Thursday, August 11, 2011

Revising as I go

I know a lot of writers who all write in completely different ways, so any time I write a new project I try a new method I've heard somebody else uses. I figure it can't hurt to toy around with process and see what sticks.

Normally I tear through a first draft without stopping, then go back and revise in complete passes over the whole script. That's not working this time.

Action scenes are my thing, so when I write a script heavy on action I just race through those scenes, rarely doing any serious revisions after the initial burst of energy onto the page. This script, however, is light on action and much heavier on dialogue than anything I've ever written before. So my technique has had to adjust.

Dialogue's tough for me. I don't like to watch people standing around talking and I hate blatant exposition, so I'm never satisfied with my big dialogue scenes. I know a handful of writers who edit as they go, so I decided to try this. I've been writing, then revising, then writing, then revising. The bad news is that it's taking me longer than usual to get through the first draft, but the good news is that the first draft will be closer to something complete than it usually is.

I'm still deciding whether I like this method or not. I guess we'll see how it turns out.


  1. I'm a member of the edit as you go fan club. The more time I spend on the earlier written scenes, the better handle I have on the characters. I'm also a pantser, so that could be why I need to spend that time getting to know my character.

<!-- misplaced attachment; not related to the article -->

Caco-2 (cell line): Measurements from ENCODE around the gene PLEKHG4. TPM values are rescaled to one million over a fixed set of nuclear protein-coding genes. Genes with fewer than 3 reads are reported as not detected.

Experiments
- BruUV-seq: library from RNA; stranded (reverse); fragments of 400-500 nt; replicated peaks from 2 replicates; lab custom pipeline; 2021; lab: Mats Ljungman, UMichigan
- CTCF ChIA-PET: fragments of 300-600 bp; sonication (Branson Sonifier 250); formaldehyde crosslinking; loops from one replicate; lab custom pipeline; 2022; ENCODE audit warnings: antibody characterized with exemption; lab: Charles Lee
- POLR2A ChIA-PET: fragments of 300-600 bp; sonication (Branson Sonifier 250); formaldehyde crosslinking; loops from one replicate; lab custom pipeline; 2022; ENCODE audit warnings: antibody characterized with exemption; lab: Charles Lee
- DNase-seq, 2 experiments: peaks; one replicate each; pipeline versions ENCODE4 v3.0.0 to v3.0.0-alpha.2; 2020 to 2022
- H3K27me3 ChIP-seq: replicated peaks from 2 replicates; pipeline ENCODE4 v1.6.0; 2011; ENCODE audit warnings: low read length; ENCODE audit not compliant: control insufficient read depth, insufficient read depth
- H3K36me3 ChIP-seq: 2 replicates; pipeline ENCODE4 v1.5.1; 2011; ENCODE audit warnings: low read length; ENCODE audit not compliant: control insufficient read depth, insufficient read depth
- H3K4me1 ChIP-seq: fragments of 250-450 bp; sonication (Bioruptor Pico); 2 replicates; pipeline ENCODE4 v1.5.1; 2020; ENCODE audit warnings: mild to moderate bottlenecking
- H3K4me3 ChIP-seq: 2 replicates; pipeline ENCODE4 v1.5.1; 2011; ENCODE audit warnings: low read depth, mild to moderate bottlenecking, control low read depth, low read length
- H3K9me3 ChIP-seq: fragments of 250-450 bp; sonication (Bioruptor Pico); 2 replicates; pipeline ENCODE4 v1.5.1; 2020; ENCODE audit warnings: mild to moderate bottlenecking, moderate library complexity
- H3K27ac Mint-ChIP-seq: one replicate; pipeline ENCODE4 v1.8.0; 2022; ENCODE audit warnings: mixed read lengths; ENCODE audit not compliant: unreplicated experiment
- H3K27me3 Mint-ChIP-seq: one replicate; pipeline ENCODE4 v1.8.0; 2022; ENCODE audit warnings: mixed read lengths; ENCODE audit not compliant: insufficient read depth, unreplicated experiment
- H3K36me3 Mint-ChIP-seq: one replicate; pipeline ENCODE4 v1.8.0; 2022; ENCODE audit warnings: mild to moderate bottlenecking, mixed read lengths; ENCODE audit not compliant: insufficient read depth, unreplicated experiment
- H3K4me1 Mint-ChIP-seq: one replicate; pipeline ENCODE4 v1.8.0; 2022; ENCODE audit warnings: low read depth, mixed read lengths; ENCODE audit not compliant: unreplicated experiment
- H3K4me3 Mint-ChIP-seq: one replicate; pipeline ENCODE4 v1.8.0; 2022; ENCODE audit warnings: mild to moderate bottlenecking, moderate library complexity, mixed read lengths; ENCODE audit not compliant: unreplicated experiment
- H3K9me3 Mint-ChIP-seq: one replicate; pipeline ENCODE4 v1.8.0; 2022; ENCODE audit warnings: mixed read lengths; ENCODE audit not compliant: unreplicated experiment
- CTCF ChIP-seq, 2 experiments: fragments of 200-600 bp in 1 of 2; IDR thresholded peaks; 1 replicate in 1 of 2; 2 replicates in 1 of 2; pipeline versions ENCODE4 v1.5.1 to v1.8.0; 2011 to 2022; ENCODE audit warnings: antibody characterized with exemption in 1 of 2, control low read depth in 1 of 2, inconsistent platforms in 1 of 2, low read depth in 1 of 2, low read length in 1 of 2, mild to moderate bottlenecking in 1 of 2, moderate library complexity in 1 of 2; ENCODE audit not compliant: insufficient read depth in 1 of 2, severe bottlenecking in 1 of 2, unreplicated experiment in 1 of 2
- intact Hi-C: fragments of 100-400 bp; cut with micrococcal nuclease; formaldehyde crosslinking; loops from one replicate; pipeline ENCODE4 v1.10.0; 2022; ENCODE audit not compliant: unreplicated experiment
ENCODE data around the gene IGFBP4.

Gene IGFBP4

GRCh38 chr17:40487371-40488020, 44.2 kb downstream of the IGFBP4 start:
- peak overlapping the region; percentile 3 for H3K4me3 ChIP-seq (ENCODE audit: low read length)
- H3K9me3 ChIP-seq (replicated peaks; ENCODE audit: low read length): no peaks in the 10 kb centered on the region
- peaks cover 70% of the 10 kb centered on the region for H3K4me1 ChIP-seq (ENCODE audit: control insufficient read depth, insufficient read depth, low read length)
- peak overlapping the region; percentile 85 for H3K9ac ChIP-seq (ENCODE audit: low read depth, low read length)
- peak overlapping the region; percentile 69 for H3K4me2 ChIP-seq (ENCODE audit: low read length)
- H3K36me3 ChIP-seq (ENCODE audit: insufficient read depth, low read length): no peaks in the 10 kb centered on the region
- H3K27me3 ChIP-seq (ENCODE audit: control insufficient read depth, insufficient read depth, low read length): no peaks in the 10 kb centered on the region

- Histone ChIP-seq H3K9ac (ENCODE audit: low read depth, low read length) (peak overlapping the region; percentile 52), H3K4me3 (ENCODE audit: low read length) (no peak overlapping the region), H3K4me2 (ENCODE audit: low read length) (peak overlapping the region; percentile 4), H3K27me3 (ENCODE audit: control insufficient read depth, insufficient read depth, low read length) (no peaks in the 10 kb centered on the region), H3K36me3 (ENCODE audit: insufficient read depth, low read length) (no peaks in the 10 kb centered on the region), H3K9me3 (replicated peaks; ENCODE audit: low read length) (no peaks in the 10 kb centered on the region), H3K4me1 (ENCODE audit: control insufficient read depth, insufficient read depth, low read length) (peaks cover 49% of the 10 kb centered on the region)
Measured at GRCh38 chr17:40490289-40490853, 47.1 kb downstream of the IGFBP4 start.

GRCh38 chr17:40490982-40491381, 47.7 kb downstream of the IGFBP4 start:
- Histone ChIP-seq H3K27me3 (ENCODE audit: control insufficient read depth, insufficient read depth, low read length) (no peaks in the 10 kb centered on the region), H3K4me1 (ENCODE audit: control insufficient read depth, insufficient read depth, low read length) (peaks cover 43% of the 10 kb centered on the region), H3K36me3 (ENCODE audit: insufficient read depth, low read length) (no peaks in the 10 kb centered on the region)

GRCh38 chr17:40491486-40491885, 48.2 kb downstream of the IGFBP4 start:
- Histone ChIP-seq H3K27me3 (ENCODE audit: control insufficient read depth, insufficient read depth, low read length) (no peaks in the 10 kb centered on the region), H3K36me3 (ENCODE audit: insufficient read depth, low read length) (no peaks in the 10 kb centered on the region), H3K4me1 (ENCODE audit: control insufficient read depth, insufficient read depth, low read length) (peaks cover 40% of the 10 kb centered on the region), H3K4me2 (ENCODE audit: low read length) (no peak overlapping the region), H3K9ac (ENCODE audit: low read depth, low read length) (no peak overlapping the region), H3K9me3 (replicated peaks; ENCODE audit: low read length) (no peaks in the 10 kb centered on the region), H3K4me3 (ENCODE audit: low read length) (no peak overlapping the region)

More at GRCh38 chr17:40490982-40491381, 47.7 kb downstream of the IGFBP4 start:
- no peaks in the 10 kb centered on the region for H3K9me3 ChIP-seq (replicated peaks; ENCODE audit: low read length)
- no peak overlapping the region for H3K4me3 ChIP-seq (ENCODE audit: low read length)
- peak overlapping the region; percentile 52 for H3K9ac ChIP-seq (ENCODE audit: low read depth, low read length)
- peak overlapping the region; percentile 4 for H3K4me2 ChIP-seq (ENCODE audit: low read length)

The thing to remember with revising ad you go is to let it go. Revise but don't polish.

    I'm curious to hear how you like this process once your first draft is finished.

    Disclaimer: I write prose, so don't know how the process translates to scripts.

  2. Another possible technique. Write as if no one will ever see it: You're on that island that Tom Hanks was on, in CASTAWAY.

    And after you're done, you build a raft, and head on out. The sun is merciless, you're short on coconuts. You lose consciousness...and drift into the shipping lanes.

  3. I'm a member of the Coco fan club, from Foster's Home for Imaginary Friends, as expressive and complex as every other character, yet her only dialogue is "Coco coco coco." Such a brilliant funny device.

    Having a thing with action scenes is a damn fine thing to have.

  4. And a year later, you're taking a meeting with Danny Boyle, and you've got ICE, in your glass...

  5. That's the way I do it, too - revising as I go. I think it works better for me - I don't feel good moving forward, not reading my work or feeling good about it. So it does take longer up front, but I've found I feel much better tackling the next day's writing when I'm not doing it as blindly as just adding more each day without looking back - but that method definitely works for some people. Who knows? I may try it again someday, too.


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